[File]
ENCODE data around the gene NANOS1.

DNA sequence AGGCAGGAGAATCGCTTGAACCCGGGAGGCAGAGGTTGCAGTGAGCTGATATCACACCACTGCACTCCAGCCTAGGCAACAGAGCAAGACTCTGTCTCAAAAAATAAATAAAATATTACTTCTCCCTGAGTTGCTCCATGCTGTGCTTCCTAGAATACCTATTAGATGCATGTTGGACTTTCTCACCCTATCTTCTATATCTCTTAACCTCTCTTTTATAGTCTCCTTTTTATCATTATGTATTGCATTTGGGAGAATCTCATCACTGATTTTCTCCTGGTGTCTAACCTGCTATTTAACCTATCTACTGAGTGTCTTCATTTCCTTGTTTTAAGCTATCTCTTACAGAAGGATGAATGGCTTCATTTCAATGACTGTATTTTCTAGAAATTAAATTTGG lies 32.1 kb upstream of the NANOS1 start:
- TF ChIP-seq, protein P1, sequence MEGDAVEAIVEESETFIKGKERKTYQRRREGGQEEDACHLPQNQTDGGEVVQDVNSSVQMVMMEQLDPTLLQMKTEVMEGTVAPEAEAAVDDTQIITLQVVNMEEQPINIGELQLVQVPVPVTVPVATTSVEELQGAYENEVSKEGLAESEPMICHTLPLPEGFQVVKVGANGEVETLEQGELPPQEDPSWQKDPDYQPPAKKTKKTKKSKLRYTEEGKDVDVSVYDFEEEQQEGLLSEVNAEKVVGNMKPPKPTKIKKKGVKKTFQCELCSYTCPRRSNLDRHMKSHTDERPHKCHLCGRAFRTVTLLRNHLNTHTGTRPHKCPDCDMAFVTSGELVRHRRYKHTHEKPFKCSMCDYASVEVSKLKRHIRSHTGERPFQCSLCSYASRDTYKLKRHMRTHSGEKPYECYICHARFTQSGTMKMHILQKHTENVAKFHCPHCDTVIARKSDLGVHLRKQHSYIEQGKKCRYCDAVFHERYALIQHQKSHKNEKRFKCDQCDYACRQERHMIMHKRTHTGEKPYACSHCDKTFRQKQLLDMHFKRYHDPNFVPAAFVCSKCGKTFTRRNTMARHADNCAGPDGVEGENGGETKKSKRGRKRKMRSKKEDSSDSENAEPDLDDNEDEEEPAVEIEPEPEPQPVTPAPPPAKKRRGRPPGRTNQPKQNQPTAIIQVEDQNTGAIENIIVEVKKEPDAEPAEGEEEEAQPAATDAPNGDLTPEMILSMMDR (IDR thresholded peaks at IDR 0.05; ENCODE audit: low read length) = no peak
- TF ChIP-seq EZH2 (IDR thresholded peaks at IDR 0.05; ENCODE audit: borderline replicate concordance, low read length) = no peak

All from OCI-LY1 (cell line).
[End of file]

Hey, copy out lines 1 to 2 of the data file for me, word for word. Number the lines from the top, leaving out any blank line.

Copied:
ENCODE data around the gene NANOS1.

DNA sequence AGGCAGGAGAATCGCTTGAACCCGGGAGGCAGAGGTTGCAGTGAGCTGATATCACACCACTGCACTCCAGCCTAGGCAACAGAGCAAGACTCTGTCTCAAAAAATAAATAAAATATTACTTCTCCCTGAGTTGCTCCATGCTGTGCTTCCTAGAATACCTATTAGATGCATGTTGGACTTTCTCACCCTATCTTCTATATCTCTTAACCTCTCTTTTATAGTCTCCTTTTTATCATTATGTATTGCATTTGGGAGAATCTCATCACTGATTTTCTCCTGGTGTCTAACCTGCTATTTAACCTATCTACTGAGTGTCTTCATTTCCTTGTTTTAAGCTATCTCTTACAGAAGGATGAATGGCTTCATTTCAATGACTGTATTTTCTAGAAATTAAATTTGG lies 32.1 kb upstream of the NANOS1 start: